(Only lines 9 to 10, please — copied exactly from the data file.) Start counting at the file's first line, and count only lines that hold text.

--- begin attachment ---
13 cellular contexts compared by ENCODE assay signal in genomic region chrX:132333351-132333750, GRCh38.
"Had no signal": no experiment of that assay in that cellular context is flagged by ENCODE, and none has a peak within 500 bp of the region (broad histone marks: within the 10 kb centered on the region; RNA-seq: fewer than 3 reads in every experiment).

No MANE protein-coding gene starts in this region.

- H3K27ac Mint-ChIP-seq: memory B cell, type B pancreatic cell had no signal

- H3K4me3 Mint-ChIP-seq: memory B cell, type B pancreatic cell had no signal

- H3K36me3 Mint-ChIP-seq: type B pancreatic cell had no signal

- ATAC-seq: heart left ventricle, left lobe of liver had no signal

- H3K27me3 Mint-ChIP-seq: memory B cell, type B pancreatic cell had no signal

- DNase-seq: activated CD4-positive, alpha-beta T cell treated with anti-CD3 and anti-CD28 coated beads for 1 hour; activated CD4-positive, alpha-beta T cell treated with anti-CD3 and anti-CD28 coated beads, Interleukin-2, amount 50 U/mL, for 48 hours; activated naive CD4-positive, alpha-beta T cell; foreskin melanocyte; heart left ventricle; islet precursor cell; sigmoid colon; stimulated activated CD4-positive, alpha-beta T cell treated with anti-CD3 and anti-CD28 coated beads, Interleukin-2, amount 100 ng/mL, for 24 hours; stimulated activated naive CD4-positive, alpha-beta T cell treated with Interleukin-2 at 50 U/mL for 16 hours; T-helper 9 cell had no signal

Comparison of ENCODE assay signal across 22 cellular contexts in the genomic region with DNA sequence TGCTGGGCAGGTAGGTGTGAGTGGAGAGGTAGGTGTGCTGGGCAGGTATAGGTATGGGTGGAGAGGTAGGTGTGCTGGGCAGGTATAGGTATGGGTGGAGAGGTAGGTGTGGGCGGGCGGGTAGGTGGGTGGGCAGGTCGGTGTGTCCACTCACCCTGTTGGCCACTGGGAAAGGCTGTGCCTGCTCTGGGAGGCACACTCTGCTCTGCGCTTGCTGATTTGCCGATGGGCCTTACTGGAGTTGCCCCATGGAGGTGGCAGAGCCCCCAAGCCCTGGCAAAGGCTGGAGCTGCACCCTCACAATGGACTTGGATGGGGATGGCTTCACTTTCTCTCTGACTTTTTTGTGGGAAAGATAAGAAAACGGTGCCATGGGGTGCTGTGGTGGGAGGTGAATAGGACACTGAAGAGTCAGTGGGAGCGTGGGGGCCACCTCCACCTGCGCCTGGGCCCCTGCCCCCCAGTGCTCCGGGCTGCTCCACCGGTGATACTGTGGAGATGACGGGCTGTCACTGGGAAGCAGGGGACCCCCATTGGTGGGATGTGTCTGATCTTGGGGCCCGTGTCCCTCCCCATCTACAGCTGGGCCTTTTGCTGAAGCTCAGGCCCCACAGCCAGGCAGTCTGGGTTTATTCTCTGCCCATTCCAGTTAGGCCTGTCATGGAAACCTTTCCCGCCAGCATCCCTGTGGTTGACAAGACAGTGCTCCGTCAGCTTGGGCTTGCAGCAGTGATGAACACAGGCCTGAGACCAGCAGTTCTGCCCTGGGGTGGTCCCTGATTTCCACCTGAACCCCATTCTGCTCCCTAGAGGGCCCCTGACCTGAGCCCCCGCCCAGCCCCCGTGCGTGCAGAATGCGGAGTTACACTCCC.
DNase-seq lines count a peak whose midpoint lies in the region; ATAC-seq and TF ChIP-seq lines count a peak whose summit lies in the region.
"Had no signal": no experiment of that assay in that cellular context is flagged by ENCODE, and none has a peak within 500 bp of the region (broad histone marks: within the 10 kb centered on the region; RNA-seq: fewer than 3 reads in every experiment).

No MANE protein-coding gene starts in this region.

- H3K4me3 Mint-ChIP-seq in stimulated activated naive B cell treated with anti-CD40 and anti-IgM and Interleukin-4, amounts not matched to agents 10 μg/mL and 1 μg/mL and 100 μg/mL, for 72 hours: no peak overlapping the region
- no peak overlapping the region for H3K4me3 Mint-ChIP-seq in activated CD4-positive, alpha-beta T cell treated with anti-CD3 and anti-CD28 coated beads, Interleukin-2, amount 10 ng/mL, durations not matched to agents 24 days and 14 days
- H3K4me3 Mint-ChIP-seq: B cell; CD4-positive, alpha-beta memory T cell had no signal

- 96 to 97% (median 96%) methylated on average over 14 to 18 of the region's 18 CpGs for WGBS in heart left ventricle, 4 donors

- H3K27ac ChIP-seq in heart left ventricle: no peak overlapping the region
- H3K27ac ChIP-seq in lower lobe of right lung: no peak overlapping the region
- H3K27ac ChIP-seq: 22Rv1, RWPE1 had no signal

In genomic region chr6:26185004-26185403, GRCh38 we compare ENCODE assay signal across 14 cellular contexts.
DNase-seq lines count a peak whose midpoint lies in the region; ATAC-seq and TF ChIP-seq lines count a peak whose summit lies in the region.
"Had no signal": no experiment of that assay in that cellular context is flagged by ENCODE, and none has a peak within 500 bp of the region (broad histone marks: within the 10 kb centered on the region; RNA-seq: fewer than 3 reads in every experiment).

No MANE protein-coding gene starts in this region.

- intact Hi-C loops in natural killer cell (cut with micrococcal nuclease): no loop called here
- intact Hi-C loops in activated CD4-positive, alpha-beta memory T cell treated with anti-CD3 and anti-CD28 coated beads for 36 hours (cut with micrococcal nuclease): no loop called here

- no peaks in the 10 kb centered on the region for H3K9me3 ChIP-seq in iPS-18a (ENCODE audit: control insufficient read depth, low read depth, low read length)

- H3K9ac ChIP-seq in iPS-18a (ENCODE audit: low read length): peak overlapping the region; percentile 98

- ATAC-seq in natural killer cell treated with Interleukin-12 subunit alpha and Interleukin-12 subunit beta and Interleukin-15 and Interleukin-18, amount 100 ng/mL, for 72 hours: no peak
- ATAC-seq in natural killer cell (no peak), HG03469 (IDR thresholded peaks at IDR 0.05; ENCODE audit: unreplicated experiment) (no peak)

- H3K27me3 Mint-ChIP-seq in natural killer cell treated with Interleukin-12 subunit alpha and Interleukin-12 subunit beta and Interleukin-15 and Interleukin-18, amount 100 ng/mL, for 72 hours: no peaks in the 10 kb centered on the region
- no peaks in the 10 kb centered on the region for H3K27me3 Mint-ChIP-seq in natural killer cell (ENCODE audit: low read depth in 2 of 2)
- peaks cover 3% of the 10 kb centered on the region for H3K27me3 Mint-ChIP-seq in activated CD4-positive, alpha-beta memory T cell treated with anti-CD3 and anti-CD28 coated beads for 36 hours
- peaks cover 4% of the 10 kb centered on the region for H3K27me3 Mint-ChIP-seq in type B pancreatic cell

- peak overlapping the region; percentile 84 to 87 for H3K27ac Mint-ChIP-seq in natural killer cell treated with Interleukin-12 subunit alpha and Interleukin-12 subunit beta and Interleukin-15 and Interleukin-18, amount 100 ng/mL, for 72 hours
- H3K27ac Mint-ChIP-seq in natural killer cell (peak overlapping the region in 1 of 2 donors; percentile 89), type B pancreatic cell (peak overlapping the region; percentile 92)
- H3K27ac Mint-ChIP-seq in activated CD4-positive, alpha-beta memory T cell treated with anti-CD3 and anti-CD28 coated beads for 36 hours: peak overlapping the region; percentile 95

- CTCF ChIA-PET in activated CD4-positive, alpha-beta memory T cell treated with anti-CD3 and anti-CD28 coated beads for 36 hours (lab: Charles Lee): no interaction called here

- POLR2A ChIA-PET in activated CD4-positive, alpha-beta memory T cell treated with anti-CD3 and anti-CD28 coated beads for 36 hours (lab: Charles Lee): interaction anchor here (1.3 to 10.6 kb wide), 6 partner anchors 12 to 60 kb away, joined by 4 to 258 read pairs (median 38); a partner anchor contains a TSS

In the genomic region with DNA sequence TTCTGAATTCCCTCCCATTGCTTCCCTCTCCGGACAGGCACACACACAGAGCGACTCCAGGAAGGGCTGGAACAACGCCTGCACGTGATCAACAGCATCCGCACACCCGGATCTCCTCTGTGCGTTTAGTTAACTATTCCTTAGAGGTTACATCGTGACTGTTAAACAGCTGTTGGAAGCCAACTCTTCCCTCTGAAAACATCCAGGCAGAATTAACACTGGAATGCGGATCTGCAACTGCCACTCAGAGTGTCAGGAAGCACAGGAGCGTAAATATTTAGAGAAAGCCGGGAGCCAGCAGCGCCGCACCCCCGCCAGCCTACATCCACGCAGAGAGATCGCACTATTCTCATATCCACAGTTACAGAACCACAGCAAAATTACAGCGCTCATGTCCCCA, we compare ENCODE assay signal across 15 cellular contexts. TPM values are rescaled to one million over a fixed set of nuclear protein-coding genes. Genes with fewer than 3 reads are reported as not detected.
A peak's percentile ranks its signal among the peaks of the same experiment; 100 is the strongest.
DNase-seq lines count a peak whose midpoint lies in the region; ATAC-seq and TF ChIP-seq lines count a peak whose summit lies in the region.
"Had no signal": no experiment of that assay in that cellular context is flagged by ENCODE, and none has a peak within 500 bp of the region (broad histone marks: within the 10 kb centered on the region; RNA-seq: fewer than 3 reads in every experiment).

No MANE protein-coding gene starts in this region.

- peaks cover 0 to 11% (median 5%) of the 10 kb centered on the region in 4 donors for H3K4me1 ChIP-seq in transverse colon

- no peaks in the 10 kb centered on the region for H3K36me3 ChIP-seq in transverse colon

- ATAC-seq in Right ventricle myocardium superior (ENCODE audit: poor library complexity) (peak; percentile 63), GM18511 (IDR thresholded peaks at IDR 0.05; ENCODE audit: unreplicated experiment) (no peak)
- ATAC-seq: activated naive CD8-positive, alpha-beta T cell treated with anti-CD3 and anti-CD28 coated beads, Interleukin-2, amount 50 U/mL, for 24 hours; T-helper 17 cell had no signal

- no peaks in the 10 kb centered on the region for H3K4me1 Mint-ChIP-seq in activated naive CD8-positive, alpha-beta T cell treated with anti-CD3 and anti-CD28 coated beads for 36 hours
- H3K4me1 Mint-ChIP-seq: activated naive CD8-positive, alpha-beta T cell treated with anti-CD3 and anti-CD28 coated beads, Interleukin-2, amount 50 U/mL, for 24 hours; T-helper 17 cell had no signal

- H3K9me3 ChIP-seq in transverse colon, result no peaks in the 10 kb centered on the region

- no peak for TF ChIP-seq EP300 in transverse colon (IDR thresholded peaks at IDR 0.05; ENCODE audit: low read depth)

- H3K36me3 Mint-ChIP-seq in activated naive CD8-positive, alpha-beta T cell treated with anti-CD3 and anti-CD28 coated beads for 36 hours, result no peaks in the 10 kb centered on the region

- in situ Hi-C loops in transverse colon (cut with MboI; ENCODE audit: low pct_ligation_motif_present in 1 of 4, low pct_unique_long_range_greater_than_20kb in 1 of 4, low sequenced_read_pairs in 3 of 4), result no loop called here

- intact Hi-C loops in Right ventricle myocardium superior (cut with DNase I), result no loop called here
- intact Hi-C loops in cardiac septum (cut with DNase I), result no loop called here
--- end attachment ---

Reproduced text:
- DNase-seq: activated CD4-positive, alpha-beta T cell treated with anti-CD3 and anti-CD28 coated beads for 1 hour; activated CD4-positive, alpha-beta T cell treated with anti-CD3 and anti-CD28 coated beads, Interleukin-2, amount 50 U/mL, for 48 hours; activated naive CD4-positive, alpha-beta T cell; foreskin melanocyte; heart left ventricle; islet precursor cell; sigmoid colon; stimulated activated CD4-positive, alpha-beta T cell treated with anti-CD3 and anti-CD28 coated beads, Interleukin-2, amount 100 ng/mL, for 24 hours; stimulated activated naive CD4-positive, alpha-beta T cell treated with Interleukin-2 at 50 U/mL for 16 hours; T-helper 9 cell had no signal

Comparison of ENCODE assay signal across 22 cellular contexts in the genomic region with DNA sequence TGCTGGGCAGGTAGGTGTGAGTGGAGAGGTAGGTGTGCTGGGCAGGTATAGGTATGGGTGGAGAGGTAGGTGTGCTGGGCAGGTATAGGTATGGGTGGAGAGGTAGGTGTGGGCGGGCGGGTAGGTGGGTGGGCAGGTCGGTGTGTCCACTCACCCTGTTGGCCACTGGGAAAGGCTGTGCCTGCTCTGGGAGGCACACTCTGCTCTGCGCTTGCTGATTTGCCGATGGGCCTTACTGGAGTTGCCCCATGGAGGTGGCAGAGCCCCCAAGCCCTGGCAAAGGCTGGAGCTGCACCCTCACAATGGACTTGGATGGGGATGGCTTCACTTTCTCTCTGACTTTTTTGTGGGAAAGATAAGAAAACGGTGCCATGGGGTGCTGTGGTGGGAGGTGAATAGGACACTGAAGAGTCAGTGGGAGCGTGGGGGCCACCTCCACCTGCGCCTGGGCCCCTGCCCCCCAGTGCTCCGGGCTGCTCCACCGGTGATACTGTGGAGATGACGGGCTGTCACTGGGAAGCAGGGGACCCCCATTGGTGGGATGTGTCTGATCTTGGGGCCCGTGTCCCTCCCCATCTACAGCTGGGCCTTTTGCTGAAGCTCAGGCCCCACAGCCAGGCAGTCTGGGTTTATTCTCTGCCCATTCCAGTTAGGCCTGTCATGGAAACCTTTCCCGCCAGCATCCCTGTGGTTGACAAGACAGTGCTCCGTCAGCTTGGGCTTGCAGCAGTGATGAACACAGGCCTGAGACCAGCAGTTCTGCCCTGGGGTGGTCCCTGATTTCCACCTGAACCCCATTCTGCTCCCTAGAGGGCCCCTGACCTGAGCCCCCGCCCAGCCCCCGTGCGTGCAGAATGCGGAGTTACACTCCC.